When it comes to raising livestock, minimizing stress is key.
As humans, we find a little bit of stress a good thing. Stress in small doses can encourage us to get our work done on time, to be more productive, and to become better people.
For animals, though, stress needs to be avoided at all costs. Not only can it lead to a decline in productivity, but stress can also be associated with diseases.
If you raise sheep for milk, wool, or meat, one of the most nefarious of all of sheep diseases is Pasteurella or Pasteurellosis. This is a bacterial disease that has a high mortality rate and can be difficult (and very expensive) to treat.
In this article, I’ll tell you everything you need to know about how to identify, prevent, and treat Pasteurella in your flock of homestead sheep.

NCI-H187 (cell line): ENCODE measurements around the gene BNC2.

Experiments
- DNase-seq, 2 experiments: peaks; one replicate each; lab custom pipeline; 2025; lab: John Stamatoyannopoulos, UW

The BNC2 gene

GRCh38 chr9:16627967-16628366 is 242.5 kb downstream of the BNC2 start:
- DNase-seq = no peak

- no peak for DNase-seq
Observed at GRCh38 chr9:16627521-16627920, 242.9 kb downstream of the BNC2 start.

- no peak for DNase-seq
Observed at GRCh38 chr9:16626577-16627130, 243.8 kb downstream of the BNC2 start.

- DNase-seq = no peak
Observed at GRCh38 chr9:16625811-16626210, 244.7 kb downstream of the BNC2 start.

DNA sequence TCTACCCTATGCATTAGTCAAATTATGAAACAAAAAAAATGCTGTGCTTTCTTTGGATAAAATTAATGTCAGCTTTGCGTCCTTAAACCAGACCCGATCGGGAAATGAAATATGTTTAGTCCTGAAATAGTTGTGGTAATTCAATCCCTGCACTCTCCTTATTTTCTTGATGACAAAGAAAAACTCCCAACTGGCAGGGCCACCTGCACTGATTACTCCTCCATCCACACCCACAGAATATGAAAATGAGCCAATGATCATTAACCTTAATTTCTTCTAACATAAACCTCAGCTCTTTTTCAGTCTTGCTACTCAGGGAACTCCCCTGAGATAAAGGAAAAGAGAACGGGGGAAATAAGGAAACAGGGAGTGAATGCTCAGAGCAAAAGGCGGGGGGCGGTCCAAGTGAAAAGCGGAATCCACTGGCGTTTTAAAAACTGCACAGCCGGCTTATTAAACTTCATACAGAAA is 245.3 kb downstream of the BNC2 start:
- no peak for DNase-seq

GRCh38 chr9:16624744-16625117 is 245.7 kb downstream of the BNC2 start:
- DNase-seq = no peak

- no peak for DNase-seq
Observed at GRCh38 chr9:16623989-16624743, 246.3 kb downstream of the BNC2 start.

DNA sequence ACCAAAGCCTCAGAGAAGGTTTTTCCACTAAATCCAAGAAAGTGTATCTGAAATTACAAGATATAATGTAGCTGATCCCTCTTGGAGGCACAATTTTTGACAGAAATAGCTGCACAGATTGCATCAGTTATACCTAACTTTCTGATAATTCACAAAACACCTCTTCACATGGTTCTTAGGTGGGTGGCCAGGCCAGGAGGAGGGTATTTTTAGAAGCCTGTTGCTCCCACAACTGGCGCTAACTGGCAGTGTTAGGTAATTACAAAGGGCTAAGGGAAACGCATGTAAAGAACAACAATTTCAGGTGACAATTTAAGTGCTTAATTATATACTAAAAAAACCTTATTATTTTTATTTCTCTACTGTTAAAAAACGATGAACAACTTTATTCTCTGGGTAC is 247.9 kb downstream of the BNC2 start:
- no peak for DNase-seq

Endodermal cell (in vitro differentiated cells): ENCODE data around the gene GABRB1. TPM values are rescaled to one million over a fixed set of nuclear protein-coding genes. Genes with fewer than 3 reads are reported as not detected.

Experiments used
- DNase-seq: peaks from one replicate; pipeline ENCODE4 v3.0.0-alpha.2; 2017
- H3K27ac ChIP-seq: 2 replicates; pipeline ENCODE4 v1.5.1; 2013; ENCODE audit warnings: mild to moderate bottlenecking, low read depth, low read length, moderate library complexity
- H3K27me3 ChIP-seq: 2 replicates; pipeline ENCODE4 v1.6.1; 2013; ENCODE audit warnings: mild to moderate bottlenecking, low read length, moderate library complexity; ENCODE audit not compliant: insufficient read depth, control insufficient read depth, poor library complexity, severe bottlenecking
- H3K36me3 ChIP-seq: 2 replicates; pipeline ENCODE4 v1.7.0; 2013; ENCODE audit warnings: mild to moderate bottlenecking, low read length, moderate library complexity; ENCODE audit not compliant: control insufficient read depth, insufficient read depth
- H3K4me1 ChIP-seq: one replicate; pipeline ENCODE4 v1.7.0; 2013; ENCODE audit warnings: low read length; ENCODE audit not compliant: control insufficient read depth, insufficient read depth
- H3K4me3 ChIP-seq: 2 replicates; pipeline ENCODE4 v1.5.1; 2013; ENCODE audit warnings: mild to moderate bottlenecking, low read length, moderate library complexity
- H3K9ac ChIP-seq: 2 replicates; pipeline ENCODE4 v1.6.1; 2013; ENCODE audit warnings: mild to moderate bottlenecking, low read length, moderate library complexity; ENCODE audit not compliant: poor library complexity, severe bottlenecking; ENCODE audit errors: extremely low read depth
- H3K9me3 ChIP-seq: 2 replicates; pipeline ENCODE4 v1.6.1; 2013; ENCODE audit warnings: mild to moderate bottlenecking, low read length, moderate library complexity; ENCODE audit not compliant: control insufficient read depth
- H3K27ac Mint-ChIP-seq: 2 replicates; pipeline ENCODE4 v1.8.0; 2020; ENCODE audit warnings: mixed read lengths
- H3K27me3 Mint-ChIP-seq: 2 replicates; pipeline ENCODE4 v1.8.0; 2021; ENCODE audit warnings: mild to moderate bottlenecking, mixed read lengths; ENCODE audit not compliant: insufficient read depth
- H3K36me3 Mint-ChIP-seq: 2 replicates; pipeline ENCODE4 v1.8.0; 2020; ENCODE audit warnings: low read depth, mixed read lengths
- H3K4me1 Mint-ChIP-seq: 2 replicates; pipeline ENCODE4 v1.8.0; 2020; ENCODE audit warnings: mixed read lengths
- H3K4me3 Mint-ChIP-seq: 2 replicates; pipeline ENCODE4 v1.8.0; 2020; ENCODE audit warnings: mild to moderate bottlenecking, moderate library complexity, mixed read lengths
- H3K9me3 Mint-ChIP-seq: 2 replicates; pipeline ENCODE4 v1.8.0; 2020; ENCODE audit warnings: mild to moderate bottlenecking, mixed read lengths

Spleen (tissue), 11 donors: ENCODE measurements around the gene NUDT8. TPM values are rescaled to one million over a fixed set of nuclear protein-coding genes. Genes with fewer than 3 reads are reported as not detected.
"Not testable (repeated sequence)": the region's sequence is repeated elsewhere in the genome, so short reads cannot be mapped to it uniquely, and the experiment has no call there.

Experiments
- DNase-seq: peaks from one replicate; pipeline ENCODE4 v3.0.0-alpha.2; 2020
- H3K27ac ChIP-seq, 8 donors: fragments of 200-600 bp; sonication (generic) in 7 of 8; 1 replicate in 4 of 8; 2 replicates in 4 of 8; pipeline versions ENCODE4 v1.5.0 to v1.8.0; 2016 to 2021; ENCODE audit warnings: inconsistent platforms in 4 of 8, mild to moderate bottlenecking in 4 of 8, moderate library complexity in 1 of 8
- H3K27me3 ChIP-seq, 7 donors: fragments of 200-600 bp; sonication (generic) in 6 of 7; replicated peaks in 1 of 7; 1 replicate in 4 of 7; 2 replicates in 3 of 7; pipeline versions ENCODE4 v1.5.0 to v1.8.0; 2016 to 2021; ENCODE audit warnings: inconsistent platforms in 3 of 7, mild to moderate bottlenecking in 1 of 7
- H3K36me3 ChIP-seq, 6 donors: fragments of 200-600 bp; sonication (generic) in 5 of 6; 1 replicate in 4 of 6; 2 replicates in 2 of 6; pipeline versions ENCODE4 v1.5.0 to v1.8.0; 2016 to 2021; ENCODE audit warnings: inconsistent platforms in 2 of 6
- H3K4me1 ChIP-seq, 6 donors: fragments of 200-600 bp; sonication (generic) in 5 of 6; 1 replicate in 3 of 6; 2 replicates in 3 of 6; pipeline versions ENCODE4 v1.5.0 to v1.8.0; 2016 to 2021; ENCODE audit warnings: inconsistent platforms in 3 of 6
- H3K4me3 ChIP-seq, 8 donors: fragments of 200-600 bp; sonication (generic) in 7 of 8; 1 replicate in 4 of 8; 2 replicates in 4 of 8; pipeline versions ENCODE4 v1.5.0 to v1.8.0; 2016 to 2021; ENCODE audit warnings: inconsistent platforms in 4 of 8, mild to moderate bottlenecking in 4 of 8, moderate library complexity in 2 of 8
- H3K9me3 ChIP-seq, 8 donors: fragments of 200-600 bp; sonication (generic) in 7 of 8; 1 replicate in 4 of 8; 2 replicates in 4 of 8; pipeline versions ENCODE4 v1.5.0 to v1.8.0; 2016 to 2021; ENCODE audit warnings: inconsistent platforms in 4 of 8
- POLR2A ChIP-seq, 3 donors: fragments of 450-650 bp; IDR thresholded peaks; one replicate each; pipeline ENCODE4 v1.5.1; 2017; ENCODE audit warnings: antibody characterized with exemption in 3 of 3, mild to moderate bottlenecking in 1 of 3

What is Pasteurella?
Pasteurella is a devastating disease that can affect sheep of all ages and breeds. An extremely dangerous illness, it is usually associated with stress and can be caused by several different kinds of bacteria, including Pasteurella multocida, Bibersteinia trehalosi, and Mannheimia haemolytica.
Stress is usually the main weakening factor that allows Pasteurella-causing bacteria to set in. This disease rears its ugly head after stressful events such as transportation, the addition of new sheep to a flock, weaning, and castration.
The bacteria that are responsible for Pasteurella are normally found in the throat and tonsils of sheep, even healthy sheep.
When your sheep become stressed, however, these bacteria multiply rapidly and the immune system of your sheep becomes suppressed. It can lead to septicemia or pneumonia, killing sheep quickly if left unaddressed.